Setting the Stage for a Schmoke-Clarke Contest

September 26, 1993|By ERIC SIEGEL | ERIC SIEGEL,Eric Siegel is a reporter for The Baltimore Sun.

If the looming 1995 Baltimore Democratic mayoral primary between Mayor Kurt L. Schmoke and City Council President Mary Pat Clarke were just a race between a well-heeled incumbent and an energetic challenger, it would be interesting enough.

But the race -- set up by last Monday's announcement by Mr. Schmoke that he would seek a third term in 1995 and by Ms. Clarke's statement Sept. 14 that she would run for mayor -- will be more than that.

Although two years can be an eternity in politics, and other candidates could enter the race, it is clear that a Schmoke-Clarke contest would be, to varying degrees, about race and gender, innovations and inertia, character and charisma.

Sizing up the shape of the campaign begins, as politics so often does, with money. Mr. Schmoke, who spurned a run for governor next year to remain in office, is certain to enjoy a huge advantage over Ms. Clarke in campaign funds.

According to the most recent reports on file at the State Administrative Board of Election Laws, Mr. Schmoke's political committee had raised $2 million in the year after the 1991 general election and had $132,000 on hand; Ms. Clarke's committee during that time raised just $56,000 and was $4,000 in debt. And the mayor has a $500-a-head fund-raiser scheduled for tomorrow that should swell his funds considerably.

But the difference in fund-raising prowess might not be as great a disadvantage as it might first appear for Ms. Clarke, who has made a career of running grass-roots, low-budget campaigns. "Money is always important in politics," says Herbert W. Smith, professor of political science at Western Maryland College and a political pollster. "In local elections, where there is a fair amount of the public with a sense of who the candidates are, money becomes less of a factor."

Indeed, the main significance of Mr. Schmoke's campaign kitty may lie not in a race against Ms. Clarke but in the financial help it will allow him to provide candidates for the council presidency and council seats from the districts.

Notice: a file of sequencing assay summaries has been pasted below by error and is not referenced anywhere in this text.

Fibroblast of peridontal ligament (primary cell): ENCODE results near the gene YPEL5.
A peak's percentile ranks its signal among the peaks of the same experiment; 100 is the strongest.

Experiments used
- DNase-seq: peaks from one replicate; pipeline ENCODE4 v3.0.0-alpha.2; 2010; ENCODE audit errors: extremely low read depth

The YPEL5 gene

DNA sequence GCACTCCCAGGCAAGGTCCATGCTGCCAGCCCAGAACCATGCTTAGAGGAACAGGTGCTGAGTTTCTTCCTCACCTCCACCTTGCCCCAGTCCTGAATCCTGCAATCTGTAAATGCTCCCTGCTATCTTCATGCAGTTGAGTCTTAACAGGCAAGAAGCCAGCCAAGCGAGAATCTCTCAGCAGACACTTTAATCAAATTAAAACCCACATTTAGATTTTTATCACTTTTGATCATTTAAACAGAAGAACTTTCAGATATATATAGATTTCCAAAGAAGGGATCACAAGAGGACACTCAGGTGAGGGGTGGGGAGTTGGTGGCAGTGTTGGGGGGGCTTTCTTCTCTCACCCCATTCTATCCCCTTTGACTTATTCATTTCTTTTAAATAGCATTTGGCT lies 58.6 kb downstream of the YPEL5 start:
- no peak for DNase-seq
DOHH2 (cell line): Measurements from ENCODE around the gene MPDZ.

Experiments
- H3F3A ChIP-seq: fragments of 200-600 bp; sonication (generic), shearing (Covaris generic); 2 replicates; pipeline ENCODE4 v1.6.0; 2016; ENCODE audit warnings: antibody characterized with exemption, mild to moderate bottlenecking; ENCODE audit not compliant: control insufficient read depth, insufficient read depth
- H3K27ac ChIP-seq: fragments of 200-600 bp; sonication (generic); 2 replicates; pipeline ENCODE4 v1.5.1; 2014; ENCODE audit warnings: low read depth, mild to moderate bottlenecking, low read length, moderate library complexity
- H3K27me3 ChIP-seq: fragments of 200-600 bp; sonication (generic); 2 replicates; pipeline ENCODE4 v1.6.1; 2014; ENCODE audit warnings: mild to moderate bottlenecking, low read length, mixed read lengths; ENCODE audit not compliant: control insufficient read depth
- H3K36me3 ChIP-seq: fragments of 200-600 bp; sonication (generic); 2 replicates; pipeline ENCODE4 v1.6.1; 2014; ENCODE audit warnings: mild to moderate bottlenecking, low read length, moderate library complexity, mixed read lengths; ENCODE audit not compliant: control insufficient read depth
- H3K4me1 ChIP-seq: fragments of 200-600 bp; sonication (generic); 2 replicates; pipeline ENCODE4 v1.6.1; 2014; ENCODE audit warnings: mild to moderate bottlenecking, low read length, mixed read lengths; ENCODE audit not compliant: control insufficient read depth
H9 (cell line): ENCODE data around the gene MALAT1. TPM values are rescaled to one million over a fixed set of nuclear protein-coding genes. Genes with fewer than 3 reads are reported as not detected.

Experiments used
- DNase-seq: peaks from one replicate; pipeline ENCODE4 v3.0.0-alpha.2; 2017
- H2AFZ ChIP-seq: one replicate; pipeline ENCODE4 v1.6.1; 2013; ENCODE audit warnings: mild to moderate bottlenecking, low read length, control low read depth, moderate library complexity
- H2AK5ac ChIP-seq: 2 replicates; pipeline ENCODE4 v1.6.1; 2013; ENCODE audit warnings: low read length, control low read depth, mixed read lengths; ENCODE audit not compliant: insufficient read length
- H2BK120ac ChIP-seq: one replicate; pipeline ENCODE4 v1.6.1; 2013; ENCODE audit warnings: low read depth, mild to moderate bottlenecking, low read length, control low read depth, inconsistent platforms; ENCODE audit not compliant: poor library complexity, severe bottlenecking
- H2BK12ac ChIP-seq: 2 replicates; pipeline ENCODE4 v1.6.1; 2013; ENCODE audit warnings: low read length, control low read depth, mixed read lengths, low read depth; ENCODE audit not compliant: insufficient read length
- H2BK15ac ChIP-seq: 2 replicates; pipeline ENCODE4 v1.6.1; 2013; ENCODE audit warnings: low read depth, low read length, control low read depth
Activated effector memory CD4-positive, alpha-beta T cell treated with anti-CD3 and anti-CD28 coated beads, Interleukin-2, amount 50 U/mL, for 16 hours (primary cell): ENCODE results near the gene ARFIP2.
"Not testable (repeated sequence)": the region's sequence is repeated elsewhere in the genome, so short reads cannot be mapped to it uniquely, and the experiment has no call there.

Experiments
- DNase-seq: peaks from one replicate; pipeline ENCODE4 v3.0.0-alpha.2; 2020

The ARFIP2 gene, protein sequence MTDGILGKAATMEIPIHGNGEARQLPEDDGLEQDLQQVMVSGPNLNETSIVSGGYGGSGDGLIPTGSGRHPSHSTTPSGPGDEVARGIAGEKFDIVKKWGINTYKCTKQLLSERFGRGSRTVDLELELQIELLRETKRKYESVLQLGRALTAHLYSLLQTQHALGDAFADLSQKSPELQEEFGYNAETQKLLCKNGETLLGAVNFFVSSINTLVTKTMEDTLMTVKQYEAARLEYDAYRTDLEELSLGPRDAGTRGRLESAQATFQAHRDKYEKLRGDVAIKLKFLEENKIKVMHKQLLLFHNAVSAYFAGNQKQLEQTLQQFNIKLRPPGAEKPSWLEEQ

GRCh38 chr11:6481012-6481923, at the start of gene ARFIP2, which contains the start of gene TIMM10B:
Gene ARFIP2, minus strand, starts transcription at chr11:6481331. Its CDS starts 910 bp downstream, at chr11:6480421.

In past elections, Mr. Schmoke has tended to remain largely uninvolved in races for other city offices. But the prospect of having a council president whose style and vision are compatible with his may be too good to ignore. Already, Mr. Schmoke and his advisers are talking almost gleefully that the main impact of Ms. Clarke's decision to run for mayor in 1995 is that it puts the council presidency up for grabs.

Then there is the question of race and gender. Among other things, a Schmoke-Clarke race pits an incumbent who is the city's first elected black mayor against a wanna-be who would be the first woman chief executive. Some black city politicians say privately that they believe the majority-black city needs a black mayor; that sentiment is sure to be even stronger when it comes to retaining a sitting mayor than electing a new one. Clarke supporters, on the other hand, are hoping that the prospect of electing the city's first woman mayor will galvanize some female voters.

Complicating the question is Ms. Clarke's popularity in the black community. To travel with Ms. Clarke on one of her continual rounds of appearances throughout the city is to see her embraced, figuratively and literally, by community leaders of all colors. In her successful 1987 City Council primary campaign (she had only token opposition in 1991), she won 30 percent of the city's black vote in a three-way race involving another white and a strong black candidate.

Mr. Schmoke got less of the white vote in 1991 (30 percent) than he did in 1987 (33 percent), running both times against another black candidate, Clarence "Du" Burns.

But Schmoke advisers point out that much of Ms. Clarke's strong showing among blacks in 1987 came from Schmoke partisans. "That won't be the case when they're running against each other," says Larry S. Gibson, Mr. Schmoke's campaign chairman.

Black voters generally tend to stick with black mayors in the absence of any major missteps, according to Ronald Walters, chairman of the political science department at Howard University. "I don't think [Mr. Schmoke has] made any major mistakes. People in the black community would probably want to keep him," says Mr. Walters.

Politically, despite some well-publicized differences over issues such as the Tesseract school privatization experiment, both Mr. Schmoke and Ms. Clarke are cut from the same liberal Democratic cloth. Thus, the central substantive issue may well be who has the best sense of what the city needs in the future.

The irony is that Mr. Schmoke and Ms. Clarke are engaging in some role reversal here. In announcing he would seek a third term for mayor last Monday, Mr. Schmoke, the incumbent, stressed innovative programs he had begun and wanted to see through to fruition, including Tesseract and community policing. In responding to his announcement later that same day, Ms. Clarke emphasized the basics. "Take back the streets and clean 'em," she said.

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